Tuesday, December 11, 2007

Dodge Calls For More Disclosure

By Ross Hendin, Hendin Consultants

David Dodge, the current Governor of the Bank of Canada, made a few interesting comments at the closing speech for both the year and his career, choosing to spend some time discussing the future of the ABCP market. As this was more of a political and PR tactic than anything else, I think it's worth a second look from the political and PR perspective. This blog entry reflects on the article by Heather Scoffield that covers the story in Dodge Calls For More Disclosure In Structured Finance Products, from the Globe & Mail on December 10.

While I could go on about this article and the speech for a while, I'm just going to raise 3 points here worth considering. If this article is any indication, I wouldn't be surprised at all if a number of the groups involved in the ABCP issue have run to Ottawa lobby firms to voice their interests. I worry seeing this article that they may not be really considering a strategy for how to deal with the policy change, and are more focused on saying that the issue wasn't their fault.

1) Mr. Dodge makes a point of NOT blaming the rating agencies (READ: DBRS). He says: “Credit-rating agencies are not to blame for the lack of information about those highly structured products that were sold to highly sophisticated investors in the so-called exempt market,”. He then goes on to say that investors should have done better homework. Well, every investor I've spoken to about this so far has said to me that if every ABCP product had to have diligence like the equities they buy, the commercial paper would not be worth the effort. If I have to spend hours looking up several analyst reports and double-checking assertions, I need the returns to be worth the time. The point of having rating agencies is to do that homework for the investor. Now, I'm not saying that this is DBRS's fault (as it happens, I agree with Mr. Dodge that it isn't their fault, but for different reasons), but I want to be clear that with a statement like this, Mr. Dodge has adopted an advisors party line without really thinking through or explaining his reasoning in a way that the people who work in the industry can relate to.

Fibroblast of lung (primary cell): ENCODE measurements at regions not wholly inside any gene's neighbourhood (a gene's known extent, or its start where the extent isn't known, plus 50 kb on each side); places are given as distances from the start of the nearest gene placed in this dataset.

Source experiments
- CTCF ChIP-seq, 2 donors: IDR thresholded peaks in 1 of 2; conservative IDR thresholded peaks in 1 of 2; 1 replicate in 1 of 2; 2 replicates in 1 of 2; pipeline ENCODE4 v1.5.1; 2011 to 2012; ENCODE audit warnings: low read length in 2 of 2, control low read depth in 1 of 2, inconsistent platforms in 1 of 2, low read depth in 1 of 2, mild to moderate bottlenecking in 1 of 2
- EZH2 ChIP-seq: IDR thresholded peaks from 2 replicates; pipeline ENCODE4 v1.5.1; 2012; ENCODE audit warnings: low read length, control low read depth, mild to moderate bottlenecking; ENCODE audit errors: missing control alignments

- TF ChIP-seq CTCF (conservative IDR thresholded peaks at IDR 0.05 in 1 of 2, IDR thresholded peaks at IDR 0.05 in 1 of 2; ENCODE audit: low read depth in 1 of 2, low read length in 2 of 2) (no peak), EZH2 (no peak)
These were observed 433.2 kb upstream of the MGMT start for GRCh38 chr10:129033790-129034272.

2) The article goes on to report: "Mr. Dodge also suggested that asset-backed securities should carry a “certificate of origination” or some other type of brand or tag that would tell investors that the securities had been well-researched before they were sliced, diced and packaged up for sale to investors." Funny, I thought that was the point of a credit agency rating. What he should have suggested is a reform to the way these securities are reported - to quickly increase transparency for the investor. A new, re-branded certificate of quality is a consumer product approach to an industry and policy specific problem. To me, this is a disappointing, political response that also could have been better articulated, or presented in a way that makes sense for the investors.

3) This page is of the comments the article sparked. The site closes the conversation after 12 comments. I invite you to read them, as I think you will agree that if nothing else, they show real interest in the Bank of Canada's role and position on this.

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